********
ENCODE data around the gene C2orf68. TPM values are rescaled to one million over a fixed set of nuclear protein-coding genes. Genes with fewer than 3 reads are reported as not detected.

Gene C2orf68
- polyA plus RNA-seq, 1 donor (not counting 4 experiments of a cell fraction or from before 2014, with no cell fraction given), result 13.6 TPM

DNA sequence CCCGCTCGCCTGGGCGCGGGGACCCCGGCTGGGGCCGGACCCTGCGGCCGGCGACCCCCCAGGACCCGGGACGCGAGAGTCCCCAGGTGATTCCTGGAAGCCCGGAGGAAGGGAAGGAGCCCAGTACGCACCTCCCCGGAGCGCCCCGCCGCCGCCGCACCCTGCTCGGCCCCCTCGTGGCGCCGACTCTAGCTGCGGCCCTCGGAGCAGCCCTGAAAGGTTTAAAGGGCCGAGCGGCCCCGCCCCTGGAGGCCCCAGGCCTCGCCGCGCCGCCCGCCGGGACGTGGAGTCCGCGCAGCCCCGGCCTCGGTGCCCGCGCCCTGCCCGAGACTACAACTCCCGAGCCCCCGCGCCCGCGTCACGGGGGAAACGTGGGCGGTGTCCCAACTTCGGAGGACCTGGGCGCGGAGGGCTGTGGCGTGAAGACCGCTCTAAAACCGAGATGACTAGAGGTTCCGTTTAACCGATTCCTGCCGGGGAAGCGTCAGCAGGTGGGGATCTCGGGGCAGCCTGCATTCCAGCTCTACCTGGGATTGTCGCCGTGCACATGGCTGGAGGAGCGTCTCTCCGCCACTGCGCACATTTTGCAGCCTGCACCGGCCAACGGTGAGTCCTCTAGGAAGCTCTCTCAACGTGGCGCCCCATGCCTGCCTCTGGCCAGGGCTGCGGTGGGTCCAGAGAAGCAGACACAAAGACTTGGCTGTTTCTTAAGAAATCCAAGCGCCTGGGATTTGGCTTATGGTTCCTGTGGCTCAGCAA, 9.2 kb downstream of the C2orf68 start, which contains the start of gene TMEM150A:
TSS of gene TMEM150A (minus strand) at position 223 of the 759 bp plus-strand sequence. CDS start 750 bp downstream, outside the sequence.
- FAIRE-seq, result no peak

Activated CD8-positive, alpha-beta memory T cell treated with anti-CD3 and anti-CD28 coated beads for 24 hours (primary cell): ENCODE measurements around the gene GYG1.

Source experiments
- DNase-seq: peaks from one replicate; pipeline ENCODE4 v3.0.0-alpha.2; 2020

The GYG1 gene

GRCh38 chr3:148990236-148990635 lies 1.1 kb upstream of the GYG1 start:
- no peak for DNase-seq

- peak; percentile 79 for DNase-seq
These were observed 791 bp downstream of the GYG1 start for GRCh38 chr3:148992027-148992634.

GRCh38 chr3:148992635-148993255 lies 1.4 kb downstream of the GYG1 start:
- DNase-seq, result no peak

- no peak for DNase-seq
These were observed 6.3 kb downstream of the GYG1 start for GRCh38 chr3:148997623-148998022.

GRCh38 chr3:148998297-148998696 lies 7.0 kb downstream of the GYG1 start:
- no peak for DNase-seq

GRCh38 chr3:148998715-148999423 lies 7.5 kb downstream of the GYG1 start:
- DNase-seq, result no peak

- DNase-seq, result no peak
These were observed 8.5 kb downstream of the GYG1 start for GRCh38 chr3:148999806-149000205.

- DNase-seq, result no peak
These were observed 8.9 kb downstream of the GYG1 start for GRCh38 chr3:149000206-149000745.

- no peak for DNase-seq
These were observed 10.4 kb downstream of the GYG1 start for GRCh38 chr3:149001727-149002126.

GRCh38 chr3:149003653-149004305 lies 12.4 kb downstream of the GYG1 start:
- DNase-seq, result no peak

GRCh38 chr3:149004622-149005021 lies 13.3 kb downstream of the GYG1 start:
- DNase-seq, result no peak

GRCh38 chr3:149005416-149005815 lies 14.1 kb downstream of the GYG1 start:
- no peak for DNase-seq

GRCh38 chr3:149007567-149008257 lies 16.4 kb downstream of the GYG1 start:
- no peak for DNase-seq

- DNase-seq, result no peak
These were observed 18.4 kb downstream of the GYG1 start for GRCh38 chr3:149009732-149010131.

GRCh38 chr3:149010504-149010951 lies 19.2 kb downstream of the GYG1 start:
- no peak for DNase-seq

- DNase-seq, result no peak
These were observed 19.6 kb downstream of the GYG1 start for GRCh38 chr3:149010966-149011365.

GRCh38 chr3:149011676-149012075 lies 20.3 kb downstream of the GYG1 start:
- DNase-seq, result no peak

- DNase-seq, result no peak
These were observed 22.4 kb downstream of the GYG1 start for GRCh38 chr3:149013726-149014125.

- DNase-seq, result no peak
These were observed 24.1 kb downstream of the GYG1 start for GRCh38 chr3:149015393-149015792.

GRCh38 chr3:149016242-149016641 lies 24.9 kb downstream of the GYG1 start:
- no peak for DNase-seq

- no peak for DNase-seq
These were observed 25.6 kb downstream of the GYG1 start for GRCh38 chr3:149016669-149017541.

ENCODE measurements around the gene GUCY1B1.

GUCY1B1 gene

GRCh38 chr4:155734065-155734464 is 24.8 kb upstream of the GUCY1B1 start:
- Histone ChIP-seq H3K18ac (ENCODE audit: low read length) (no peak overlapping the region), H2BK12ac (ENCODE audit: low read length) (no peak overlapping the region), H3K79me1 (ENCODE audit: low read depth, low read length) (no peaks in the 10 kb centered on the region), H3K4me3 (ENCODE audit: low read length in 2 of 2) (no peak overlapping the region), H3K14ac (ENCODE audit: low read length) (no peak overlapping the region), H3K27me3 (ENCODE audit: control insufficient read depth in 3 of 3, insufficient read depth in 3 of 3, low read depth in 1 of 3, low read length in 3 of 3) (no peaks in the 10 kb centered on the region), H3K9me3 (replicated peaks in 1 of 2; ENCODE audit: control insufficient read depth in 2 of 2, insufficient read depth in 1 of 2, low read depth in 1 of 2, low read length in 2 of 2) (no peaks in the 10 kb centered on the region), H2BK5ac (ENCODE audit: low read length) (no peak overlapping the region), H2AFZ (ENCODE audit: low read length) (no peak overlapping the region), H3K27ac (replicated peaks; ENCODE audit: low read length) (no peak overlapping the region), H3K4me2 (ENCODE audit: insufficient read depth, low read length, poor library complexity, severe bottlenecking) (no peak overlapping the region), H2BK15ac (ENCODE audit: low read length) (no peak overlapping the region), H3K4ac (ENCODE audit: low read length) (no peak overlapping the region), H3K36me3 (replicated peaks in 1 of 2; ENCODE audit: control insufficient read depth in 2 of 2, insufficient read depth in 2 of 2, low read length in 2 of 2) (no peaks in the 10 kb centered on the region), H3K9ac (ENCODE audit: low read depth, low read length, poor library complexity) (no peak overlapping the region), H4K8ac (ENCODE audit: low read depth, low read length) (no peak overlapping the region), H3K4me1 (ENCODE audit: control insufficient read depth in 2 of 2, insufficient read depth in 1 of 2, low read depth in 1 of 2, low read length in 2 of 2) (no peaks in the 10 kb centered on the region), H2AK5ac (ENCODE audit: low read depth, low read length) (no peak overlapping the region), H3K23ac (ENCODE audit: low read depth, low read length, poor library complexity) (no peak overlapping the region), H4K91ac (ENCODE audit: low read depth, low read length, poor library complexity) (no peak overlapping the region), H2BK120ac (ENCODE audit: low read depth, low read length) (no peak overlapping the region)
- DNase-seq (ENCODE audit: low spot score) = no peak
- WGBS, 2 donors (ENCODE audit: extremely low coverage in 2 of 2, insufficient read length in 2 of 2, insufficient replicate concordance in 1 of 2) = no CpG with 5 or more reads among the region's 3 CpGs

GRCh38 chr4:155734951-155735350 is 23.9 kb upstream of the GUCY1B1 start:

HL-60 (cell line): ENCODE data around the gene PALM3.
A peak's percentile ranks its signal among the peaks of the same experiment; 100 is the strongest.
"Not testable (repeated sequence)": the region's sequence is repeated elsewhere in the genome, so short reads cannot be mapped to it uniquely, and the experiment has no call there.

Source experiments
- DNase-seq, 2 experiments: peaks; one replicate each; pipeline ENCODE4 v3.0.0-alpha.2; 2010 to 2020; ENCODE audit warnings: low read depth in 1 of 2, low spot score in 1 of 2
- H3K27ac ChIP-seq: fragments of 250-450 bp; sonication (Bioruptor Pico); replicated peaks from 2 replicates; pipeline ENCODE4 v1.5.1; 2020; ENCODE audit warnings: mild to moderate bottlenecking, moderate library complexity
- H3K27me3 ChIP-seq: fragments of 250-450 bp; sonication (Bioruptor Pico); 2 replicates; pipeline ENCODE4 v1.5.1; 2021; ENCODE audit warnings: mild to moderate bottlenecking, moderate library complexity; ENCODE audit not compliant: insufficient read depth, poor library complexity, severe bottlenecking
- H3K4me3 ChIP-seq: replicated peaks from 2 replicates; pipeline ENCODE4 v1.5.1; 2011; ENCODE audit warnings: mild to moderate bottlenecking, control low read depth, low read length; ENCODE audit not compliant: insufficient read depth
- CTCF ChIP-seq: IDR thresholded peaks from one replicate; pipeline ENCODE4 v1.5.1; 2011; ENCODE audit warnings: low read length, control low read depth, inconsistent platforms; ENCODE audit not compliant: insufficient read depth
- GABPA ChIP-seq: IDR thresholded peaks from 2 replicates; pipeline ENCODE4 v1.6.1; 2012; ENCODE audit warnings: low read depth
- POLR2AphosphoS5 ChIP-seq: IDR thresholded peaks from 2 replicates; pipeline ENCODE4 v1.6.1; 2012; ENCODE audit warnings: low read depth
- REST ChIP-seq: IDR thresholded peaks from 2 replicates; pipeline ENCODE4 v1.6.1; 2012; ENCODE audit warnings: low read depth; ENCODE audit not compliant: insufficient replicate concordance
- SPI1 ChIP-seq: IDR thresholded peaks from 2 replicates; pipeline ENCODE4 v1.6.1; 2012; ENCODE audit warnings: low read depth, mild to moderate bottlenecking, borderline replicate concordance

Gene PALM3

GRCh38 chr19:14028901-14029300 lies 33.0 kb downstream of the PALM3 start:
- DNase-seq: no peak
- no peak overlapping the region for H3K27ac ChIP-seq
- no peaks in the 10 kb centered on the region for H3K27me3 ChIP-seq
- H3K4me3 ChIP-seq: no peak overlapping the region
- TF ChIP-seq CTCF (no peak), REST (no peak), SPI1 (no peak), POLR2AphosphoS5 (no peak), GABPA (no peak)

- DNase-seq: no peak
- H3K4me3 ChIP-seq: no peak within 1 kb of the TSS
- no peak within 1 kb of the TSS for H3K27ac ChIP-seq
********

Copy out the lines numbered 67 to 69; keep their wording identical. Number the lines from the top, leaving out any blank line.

- H3K4me3 ChIP-seq: replicated peaks from 2 replicates; pipeline ENCODE4 v1.5.1; 2011; ENCODE audit warnings: mild to moderate bottlenecking, control low read depth, low read length; ENCODE audit not compliant: insufficient read depth
- CTCF ChIP-seq: IDR thresholded peaks from one replicate; pipeline ENCODE4 v1.5.1; 2011; ENCODE audit warnings: low read length, control low read depth, inconsistent platforms; ENCODE audit not compliant: insufficient read depth
- GABPA ChIP-seq: IDR thresholded peaks from 2 replicates; pipeline ENCODE4 v1.6.1; 2012; ENCODE audit warnings: low read depth